Mr. GUINNESS: As far as I am concerned, yes.

AN CATHAOIRLEACH: That is to say, on the understanding that the Government see no objection to importing into the District Justices' jurisdiction a similar section to Section 56, you do not press your amendment?

Mr. GUINNESS: No, sir.

Agreed that the amendment, by leave, stand over.

[809] Mr. BROWN: I move:—

In Section 74, lines 53-54, to delete the words “for a declaration of title or in ejectment in relation to such land” and substitute therefor the words “except in any proceedings brought for the same cause of action.”

This is really only a drafting amendment. The second sub-section of Section 74 gives to the District Judge jurisdiction that the Petty Sessions, as they used to be called, never had. If you brought an action before the ordinary magistrates at Petty Sessions for trespass or assault and it turned out, in the course of the case, that the trespass was in pursuance of a claim of right to the land on which the trespass was committed, or that your assault was in defence of your right to the land, that ousted the jurisdiction of the Court of summary jurisdiction altogether and they could not try the case. This sub-section, very wisely, if I may say so, gives the District Judge the power to deal with a case where a claim is made for damages for a tort, an assault or trespass, or any things of that kind that is independent of contract, and it confers jurisdiction on him to deal with them, notwithstanding that the question of the title of the land is raised, provided that the valuation of the land is not more than £10. Then it goes on to say that his decision in that case is not to operate as an estoppel or a bar to a suit in any court for a declaration of title or an ejectment in relation to such land. That is, the way in which he decides the case is not to be used for the purpose of preventing this question being raised if you bring an action for a declaration of title to the same land, or an ejectment to recover possession of the same land. What I am afraid of is that that exclusion of estoppel is not quite wide enough, and I suggest, as a drafting amendment, that the words in lines 53 and 54 should be struck out, that is “for a declaration of title or an ejectment in relation to such land,” and that putting in instead of them the words “except in any proceedings brought for the same cause of action.” would make it quite certain that the estoppel will not operate in [810] any case except for the very same cause of action. I think that it is an amendment which would be very useful.

The PRESIDENT: I would like that left over for consideration.

AN CATHAOIRLEACH: It is purely a technical matter, and I think probably the Attorney-General would agree that it is desirable to change it. That is a matter for him.

The PRESIDENT: Yes.

Agreed that the amendment stand over for consideration.

Mr. JAMESON: I move in Section 74: After the word “summarily” to add the words “and the accused shall so consent.” This is in criminal cases. The wording is: “In any of the following cases, if the Justice shall be of opinion that the facts proved against the accused constitute a minor offence fit to be tried summarily.” Then it gives the cases and the sentences that can be imposed. That is merely in the opinion of the Judge; these sentences go up to six months imprisonment with or without hard labour. That is a sentence for a very serious crime. I suppose we have all known of cases where the magistrate, or whoever it was was trying the case, asked the prisoner whether he would be dealt with by him or whether he would prefer to be sent on for trial elsewhere, and the prisoner would say “Yes” or “No” according as he thought what the sentence would be. You leave it entirely to the Judge to say that he may try him without the accused having anything to say on the matter; the Judge may say: “I am going to try this summarily, and if you are convicted before me I can give you six months' imprisonment with or without hard labour.” It seems to me that the prisoner ought to have some voice in the matter, and I propose to add the words, “and the accused shall so consent.” Then the last part of Clause (B) comes in: “Provided also that any criminal cases not disposed of summarily shall be sent forward for trial within the jurisdiction of the Circuit Court,” and so on. But I think the prisoners in such case ought not to be [811] bound by the decision of the Judge to decide the case summarily. The Judge ought not to have that power without any option to the accused person to claim a higher Court before which to be tried. It would be all very well if the crimes were small, but where a man is to be sentenced to six months' hard labour the crime is a serious one, and the accused ought to have the right to go to a higher Court if he choose to apply for it.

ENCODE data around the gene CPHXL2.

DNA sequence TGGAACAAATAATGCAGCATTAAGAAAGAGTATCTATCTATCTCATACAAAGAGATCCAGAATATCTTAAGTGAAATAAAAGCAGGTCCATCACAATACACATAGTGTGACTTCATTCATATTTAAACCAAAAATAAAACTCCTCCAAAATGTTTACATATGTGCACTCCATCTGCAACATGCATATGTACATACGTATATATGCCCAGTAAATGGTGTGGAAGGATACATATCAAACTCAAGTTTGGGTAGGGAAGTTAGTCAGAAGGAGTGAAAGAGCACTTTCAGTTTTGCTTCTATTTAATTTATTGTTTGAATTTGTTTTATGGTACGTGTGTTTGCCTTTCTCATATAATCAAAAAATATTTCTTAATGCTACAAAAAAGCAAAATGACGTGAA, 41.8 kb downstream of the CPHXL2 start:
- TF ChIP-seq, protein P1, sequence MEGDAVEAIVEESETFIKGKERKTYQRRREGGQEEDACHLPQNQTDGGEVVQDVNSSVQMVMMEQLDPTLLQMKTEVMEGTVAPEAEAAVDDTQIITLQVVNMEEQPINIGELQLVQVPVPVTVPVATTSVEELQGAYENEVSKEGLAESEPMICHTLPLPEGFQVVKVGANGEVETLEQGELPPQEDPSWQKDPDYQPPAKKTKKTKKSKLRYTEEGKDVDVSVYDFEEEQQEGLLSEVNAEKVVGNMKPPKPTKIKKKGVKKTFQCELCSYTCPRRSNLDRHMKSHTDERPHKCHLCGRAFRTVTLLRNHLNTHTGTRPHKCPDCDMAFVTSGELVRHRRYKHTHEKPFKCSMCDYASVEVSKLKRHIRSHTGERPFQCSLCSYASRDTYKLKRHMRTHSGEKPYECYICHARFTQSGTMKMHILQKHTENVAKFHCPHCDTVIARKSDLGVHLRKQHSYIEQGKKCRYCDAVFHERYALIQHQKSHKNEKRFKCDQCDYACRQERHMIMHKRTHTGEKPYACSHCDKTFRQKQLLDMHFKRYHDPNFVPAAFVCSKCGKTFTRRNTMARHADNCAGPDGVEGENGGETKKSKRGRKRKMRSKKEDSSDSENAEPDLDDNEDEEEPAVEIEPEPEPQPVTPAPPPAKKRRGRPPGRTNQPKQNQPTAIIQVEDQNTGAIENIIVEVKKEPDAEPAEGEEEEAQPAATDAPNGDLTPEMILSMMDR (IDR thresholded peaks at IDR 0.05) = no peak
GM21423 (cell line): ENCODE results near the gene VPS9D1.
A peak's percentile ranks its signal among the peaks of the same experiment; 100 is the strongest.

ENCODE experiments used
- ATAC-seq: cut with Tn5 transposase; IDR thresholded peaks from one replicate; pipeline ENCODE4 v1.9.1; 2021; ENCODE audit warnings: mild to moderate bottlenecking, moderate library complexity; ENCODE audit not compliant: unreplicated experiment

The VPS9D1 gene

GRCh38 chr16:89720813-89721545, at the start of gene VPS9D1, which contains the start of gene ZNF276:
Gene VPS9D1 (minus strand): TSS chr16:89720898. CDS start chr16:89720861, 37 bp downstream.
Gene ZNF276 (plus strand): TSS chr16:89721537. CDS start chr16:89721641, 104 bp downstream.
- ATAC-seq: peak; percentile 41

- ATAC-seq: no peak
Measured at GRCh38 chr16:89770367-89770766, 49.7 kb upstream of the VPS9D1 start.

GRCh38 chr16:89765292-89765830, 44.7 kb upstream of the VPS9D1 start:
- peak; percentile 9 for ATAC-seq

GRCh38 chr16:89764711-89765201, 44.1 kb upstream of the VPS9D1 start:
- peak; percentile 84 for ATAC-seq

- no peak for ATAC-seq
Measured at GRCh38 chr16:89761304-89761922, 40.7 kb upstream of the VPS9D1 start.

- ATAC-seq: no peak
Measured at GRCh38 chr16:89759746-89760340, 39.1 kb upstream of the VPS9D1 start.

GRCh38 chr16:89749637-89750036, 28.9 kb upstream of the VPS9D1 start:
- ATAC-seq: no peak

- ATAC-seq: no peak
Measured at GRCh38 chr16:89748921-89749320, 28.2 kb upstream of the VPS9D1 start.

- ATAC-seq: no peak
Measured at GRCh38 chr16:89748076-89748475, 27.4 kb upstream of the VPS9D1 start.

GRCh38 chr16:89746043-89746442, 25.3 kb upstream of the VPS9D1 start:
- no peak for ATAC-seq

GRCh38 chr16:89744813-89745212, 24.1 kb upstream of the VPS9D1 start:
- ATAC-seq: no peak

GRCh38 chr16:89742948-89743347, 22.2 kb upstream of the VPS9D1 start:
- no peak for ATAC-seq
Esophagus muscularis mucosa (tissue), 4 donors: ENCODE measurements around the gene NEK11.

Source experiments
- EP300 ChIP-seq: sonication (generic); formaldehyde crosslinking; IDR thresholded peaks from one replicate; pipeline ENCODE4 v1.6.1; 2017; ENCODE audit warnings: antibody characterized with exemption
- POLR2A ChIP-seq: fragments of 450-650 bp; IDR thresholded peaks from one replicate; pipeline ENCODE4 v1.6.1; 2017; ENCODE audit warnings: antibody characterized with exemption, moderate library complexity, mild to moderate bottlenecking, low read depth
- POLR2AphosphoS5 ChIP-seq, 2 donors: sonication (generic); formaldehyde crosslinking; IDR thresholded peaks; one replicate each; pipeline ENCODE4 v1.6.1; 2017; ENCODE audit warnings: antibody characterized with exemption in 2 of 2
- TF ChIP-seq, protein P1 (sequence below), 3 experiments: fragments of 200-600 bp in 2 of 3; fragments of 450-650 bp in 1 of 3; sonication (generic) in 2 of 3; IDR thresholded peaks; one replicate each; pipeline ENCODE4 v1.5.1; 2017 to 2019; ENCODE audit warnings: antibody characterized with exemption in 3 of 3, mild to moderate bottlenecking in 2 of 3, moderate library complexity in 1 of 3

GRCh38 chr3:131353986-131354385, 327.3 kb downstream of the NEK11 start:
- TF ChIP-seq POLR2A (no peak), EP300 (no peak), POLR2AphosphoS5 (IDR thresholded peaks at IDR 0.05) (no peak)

The PRESIDENT: I think there has been some misconception on this particular clause. It is not intended, and it was not intended, to take from any person a right that he has. The reason, I think, which suggested itself to us to take out that particular election on the part of a prisoner was not against him so much as with a view to saving some expense. I do not know that any District Justice we have, or are likely to have, would object to sending a man forward for trial if the man so elected himself. Here it is argued that we ought to get the man's choice. I take it that an ordinary man, one who is not an habitual criminal, coming before the Court and making a case that he should be sent before a higher tribunal and a jury, would not be at all likely to have that request refused.